First, I'd like to apologize to the European Ryder Cup team. Not for Anthony Kimallegedly welcomingIan Poulter to Kentucky, or the pranksters that rung Lee Westwood's folks at the hotel (By the way, just a thought, but ever heard of checking in under an assumed name? It's outside the box, I know, but it's just crazy enough to work.) but because they had to play for the egomaniacal nutter, Nick Faldo.
It's not like Faldo suddenly became a media whipping boy; he's been at odds with the British press, as well as most of his European counterparts, his entire professional career. And now, it's raining schadenfreude in the United Kingdom. And while we have yet to hear from Colin Montgomerie or Darren Clarke, two Ryder Cup veterans who Faldo left off this year's team, the media have more than picked up the slack.
"Faldo's thin skin, the need to have his sports shrink by his side even out on the course and his grating sense of humor, had confirmed what we knew all along, which is that he is no natural leader," thesaid. "But what we had not expected was that a man who had dedicated himself so much to this job would make such a colossal mistake."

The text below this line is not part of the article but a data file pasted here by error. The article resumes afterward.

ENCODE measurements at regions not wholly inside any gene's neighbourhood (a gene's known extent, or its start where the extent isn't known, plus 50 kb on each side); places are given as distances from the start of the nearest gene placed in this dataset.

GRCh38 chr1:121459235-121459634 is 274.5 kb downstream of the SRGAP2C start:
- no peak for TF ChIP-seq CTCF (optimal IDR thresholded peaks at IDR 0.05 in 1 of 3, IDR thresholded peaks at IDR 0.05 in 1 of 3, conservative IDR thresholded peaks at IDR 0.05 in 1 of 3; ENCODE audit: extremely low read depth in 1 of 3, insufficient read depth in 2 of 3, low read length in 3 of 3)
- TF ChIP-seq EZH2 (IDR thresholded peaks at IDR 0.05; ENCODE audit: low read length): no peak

So, um, yeah, let's hang Faldo in effigy! Or something.
I suspect the British media were quite happy with the outcome of the 37th Ryder Cup, and if the Euros had retained the cup, the coverage would've been muted, probably some form of "they were supposed to win it; Faldo just didn't screw things up."
As it turned out, Faldo did screw things up, although, to his credit, Poulter played incredibly well when he wasn't unbunching his panties, and Oliver Wilson and Henrik "Stevenson" earned a big-at-the-time point over Phil Mickelson and "Bruiser" during the Saturday morning foursomes. The European captain was bashed for sending Poulter, Graeme McDowell and Padraig Harrington out late during Sunday singles, virtually guaranteeing that they wouldn't factor into the finish should the Americans jump out to an early lead.
"Faldo's gamble on the big finish ... left Ian Poulter, Lee Westwood and Padraig Harrington, thrashing at thin air, their legs amputated by a hopelessly incontinent ego," the Times said.
The Telegraph said the Valhalla fallout would leave Faldo "about to pay the price of a lifetime of self serving, of devotion to the cult of the individual."
A lot of people have been anxiously awaiting this moment, it seems.